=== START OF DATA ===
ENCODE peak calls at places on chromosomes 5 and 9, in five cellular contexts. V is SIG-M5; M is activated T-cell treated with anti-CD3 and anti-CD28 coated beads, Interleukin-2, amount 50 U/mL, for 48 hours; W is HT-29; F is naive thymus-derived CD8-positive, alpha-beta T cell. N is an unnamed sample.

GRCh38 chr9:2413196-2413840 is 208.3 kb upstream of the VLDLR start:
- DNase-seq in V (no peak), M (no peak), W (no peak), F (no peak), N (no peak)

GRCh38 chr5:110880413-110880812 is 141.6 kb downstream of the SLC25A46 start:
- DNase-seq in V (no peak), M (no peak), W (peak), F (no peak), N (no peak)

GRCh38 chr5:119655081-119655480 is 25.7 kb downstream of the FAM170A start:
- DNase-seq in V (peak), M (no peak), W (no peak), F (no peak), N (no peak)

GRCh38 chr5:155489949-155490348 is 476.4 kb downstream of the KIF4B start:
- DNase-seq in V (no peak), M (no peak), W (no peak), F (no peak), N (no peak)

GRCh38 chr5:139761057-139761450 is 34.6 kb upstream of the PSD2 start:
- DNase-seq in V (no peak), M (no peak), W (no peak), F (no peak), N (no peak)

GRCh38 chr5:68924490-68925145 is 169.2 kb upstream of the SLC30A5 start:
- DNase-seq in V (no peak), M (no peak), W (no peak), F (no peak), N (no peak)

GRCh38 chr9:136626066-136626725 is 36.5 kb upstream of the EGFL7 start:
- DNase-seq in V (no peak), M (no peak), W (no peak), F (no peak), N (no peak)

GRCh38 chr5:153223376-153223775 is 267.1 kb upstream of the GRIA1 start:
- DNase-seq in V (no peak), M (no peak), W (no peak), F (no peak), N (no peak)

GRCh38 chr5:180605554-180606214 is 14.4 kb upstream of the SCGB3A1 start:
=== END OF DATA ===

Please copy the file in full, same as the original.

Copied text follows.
ENCODE peak calls at places on chromosomes 5 and 9, in five cellular contexts. V is SIG-M5; M is activated T-cell treated with anti-CD3 and anti-CD28 coated beads, Interleukin-2, amount 50 U/mL, for 48 hours; W is HT-29; F is naive thymus-derived CD8-positive, alpha-beta T cell. N is an unnamed sample.

GRCh38 chr9:2413196-2413840 is 208.3 kb upstream of the VLDLR start:
- DNase-seq in V (no peak), M (no peak), W (no peak), F (no peak), N (no peak)

GRCh38 chr5:110880413-110880812 is 141.6 kb downstream of the SLC25A46 start:
- DNase-seq in V (no peak), M (no peak), W (peak), F (no peak), N (no peak)

GRCh38 chr5:119655081-119655480 is 25.7 kb downstream of the FAM170A start:
- DNase-seq in V (peak), M (no peak), W (no peak), F (no peak), N (no peak)

GRCh38 chr5:155489949-155490348 is 476.4 kb downstream of the KIF4B start:
- DNase-seq in V (no peak), M (no peak), W (no peak), F (no peak), N (no peak)

GRCh38 chr5:139761057-139761450 is 34.6 kb upstream of the PSD2 start:
- DNase-seq in V (no peak), M (no peak), W (no peak), F (no peak), N (no peak)

GRCh38 chr5:68924490-68925145 is 169.2 kb upstream of the SLC30A5 start:
- DNase-seq in V (no peak), M (no peak), W (no peak), F (no peak), N (no peak)

GRCh38 chr9:136626066-136626725 is 36.5 kb upstream of the EGFL7 start:
- DNase-seq in V (no peak), M (no peak), W (no peak), F (no peak), N (no peak)

GRCh38 chr5:153223376-153223775 is 267.1 kb upstream of the GRIA1 start:
- DNase-seq in V (no peak), M (no peak), W (no peak), F (no peak), N (no peak)

GRCh38 chr5:180605554-180606214 is 14.4 kb upstream of the SCGB3A1 start: